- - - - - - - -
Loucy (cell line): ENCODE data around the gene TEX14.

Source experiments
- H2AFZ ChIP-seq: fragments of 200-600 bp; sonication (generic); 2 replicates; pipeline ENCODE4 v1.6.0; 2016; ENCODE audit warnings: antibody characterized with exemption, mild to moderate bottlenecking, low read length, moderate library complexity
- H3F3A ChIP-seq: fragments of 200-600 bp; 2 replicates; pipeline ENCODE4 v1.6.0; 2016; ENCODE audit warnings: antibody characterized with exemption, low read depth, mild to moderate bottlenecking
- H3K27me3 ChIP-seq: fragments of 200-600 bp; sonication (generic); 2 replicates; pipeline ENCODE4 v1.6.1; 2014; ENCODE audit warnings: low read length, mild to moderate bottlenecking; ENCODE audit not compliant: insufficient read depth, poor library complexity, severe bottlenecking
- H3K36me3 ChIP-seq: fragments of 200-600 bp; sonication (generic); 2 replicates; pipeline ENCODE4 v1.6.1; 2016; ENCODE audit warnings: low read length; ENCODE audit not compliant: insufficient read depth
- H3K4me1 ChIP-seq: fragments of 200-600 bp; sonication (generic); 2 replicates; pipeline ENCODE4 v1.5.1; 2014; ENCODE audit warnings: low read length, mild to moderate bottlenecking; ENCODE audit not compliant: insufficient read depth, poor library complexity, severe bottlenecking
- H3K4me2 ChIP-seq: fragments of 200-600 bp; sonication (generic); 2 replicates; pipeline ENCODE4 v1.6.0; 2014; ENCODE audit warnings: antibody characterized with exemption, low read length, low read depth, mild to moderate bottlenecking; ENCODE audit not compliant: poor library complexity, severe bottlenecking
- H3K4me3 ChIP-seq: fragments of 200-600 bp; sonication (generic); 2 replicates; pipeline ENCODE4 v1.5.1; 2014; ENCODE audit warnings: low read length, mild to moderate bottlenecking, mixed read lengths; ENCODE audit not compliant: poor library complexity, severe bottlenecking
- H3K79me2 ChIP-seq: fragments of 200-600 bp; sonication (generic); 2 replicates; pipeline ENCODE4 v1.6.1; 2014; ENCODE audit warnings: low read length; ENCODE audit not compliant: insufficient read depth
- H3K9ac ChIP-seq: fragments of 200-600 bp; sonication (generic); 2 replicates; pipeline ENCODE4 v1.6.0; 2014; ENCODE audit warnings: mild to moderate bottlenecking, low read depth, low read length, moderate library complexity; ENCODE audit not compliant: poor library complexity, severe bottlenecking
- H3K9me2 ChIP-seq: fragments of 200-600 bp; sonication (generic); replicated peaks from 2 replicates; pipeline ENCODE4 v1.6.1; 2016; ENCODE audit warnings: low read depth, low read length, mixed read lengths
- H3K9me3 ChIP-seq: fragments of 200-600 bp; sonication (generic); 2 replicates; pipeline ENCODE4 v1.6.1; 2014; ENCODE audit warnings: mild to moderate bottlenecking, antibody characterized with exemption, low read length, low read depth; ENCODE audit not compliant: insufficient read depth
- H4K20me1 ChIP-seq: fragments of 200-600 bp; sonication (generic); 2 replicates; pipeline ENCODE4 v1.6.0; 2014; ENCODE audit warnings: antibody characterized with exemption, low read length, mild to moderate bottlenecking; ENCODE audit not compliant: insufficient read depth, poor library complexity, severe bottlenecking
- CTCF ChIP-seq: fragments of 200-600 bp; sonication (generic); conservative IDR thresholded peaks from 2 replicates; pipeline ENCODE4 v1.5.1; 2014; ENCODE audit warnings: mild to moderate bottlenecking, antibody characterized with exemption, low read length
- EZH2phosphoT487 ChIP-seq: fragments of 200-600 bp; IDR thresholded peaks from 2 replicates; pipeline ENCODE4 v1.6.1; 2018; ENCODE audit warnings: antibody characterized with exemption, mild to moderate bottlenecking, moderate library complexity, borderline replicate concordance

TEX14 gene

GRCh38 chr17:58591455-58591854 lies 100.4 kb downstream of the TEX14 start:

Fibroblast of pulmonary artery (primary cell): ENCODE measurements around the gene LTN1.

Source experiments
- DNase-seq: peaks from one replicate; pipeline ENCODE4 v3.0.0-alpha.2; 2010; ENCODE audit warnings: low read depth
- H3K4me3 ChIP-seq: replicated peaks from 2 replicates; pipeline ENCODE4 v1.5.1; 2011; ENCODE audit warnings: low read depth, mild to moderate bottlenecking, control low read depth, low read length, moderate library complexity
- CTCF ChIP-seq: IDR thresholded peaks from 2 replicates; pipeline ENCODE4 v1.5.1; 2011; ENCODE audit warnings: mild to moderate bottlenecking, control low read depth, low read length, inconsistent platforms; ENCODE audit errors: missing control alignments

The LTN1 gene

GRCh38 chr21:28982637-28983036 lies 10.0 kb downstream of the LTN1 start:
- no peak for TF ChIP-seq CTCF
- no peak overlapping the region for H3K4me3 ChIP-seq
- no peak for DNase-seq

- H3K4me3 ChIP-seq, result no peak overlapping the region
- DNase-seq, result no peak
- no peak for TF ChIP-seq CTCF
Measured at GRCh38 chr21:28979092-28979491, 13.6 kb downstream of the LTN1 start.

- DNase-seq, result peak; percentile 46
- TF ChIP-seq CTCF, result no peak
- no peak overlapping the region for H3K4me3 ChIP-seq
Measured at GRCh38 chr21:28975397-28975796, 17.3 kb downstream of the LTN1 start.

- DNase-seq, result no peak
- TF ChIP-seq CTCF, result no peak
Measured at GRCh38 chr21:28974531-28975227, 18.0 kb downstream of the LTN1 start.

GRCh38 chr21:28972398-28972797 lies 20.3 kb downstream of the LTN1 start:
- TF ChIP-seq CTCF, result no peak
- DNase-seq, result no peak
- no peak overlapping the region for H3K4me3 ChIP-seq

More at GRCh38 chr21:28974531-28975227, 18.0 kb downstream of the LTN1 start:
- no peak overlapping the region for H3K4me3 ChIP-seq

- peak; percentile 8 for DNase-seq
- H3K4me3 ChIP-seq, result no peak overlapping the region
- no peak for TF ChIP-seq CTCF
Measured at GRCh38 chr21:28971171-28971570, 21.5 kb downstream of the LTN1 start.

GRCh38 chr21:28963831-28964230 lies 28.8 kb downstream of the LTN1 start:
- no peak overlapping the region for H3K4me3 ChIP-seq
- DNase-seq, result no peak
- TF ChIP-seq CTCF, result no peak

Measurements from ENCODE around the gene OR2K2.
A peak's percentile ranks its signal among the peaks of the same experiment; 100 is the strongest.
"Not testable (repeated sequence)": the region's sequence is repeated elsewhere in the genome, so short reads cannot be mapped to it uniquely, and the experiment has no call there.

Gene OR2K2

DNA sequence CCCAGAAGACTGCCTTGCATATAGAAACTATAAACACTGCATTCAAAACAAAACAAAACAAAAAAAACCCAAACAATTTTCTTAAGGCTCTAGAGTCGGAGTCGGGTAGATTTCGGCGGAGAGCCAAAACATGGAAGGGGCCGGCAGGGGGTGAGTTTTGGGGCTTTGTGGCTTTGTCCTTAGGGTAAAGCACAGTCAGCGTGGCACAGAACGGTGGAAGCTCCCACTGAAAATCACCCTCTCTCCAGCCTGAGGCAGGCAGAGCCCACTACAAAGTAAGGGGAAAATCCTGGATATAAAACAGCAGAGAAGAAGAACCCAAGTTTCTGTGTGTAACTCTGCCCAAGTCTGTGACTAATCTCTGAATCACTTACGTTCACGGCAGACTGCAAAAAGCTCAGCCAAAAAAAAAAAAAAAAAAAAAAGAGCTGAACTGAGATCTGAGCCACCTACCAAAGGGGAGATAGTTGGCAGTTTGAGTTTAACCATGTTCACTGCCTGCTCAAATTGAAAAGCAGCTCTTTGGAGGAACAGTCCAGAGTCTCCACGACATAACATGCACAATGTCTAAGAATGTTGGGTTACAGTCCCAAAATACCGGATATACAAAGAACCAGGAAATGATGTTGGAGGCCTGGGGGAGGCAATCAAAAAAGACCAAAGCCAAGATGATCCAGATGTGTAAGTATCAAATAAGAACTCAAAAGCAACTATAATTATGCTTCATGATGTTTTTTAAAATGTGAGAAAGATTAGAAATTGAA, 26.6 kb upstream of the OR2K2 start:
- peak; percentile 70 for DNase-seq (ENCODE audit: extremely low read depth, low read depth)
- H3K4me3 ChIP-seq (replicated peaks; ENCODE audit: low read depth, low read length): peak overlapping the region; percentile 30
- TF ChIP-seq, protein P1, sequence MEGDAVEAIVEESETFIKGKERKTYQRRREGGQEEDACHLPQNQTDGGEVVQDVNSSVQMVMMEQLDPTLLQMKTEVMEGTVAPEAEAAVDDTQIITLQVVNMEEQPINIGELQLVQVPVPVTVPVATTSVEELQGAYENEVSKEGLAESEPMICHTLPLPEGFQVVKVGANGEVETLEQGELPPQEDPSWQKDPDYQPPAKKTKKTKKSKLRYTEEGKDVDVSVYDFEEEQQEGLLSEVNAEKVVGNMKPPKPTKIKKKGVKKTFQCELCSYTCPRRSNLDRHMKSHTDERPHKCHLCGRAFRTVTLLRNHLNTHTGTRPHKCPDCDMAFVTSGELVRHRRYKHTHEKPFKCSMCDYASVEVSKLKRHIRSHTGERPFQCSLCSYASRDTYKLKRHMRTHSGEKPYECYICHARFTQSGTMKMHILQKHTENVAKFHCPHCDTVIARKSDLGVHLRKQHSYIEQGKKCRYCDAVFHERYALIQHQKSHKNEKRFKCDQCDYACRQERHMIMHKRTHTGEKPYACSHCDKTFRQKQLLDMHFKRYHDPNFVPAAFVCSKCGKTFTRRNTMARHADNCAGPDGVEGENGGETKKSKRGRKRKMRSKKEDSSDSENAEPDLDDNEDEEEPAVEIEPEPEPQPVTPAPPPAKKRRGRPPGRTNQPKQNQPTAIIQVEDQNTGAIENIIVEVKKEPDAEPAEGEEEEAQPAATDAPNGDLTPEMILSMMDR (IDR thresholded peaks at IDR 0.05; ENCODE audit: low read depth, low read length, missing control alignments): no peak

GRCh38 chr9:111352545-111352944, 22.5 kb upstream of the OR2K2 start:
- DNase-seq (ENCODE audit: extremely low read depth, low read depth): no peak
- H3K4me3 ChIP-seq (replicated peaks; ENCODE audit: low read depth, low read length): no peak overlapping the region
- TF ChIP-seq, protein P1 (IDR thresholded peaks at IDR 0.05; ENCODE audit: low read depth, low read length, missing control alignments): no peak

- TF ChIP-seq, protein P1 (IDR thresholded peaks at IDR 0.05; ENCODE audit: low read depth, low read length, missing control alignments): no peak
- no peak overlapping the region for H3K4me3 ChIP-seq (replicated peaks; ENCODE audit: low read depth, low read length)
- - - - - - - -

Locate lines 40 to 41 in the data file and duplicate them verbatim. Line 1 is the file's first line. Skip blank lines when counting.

GRCh38 chr21:28972398-28972797 lies 20.3 kb downstream of the LTN1 start:
- TF ChIP-seq CTCF, result no peak